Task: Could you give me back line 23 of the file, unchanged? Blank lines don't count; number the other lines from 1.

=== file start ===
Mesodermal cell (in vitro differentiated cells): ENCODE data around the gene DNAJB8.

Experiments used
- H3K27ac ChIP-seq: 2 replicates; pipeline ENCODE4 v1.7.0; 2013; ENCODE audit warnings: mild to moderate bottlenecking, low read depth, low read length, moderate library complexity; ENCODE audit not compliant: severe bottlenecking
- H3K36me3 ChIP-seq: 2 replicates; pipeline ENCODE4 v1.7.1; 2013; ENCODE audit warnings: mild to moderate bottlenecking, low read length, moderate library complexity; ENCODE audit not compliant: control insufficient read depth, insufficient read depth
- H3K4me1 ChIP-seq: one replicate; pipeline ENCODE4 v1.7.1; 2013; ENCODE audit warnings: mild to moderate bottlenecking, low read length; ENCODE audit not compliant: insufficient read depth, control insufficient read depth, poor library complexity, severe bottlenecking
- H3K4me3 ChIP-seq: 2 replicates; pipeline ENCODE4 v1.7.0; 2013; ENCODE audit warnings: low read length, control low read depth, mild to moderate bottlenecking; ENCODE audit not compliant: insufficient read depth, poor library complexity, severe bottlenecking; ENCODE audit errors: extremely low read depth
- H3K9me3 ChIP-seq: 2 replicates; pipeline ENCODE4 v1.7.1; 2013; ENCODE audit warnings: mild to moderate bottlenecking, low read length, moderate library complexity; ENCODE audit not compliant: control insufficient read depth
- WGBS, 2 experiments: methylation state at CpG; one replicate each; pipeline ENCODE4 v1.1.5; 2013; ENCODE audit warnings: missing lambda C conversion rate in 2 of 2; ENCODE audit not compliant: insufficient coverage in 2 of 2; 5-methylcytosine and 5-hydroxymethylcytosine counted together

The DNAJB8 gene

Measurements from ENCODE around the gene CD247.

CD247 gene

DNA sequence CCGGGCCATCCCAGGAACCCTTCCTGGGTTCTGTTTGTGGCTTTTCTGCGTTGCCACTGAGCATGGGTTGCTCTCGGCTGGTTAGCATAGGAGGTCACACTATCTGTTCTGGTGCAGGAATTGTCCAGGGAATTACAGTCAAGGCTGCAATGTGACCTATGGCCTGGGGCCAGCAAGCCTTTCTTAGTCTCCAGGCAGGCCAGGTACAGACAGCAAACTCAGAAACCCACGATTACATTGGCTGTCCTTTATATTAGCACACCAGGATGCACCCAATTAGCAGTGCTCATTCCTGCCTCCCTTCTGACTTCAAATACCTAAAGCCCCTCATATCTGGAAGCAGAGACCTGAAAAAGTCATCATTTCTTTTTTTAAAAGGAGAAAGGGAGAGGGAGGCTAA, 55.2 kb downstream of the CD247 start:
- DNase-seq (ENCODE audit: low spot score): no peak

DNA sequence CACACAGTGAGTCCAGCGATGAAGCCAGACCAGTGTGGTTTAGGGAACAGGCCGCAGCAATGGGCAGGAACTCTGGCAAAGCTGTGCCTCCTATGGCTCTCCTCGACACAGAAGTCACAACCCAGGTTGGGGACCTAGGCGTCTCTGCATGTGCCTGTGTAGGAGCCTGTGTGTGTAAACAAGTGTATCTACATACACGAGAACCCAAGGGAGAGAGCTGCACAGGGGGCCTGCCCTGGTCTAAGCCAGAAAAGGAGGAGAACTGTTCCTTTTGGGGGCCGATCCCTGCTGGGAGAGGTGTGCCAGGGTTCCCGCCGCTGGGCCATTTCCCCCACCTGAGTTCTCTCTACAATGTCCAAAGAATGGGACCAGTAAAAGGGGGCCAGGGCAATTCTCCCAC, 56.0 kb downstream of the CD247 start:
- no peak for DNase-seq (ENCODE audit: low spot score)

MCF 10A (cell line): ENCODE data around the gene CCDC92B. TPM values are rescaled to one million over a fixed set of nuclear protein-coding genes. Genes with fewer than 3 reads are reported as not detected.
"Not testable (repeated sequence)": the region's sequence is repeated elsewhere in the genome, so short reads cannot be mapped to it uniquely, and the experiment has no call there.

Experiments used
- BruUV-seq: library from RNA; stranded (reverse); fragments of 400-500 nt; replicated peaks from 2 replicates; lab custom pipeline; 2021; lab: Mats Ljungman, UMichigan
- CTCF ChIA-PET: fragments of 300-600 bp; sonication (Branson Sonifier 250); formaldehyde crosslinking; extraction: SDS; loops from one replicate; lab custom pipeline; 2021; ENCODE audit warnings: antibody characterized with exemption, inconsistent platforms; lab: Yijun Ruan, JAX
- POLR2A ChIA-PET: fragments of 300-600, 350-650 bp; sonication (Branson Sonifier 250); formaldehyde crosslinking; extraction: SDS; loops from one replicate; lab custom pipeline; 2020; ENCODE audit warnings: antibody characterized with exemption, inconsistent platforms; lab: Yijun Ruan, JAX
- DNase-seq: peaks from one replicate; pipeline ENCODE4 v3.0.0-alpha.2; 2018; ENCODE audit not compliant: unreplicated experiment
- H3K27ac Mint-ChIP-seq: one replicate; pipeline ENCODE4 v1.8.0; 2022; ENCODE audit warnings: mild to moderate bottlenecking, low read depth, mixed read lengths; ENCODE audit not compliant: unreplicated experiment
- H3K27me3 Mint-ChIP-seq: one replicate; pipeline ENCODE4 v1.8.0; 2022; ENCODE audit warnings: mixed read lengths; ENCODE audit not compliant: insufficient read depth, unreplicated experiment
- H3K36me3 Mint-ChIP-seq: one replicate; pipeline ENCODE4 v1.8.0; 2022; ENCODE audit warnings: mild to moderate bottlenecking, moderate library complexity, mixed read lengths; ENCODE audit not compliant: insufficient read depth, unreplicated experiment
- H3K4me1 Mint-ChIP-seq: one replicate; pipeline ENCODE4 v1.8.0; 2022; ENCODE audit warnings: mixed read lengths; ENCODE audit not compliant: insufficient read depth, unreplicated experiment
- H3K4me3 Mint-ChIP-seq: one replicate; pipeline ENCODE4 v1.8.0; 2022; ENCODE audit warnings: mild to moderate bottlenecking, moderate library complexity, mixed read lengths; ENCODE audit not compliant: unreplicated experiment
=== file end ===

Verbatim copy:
- H3K27ac Mint-ChIP-seq: one replicate; pipeline ENCODE4 v1.8.0; 2022; ENCODE audit warnings: mild to moderate bottlenecking, low read depth, mixed read lengths; ENCODE audit not compliant: unreplicated experiment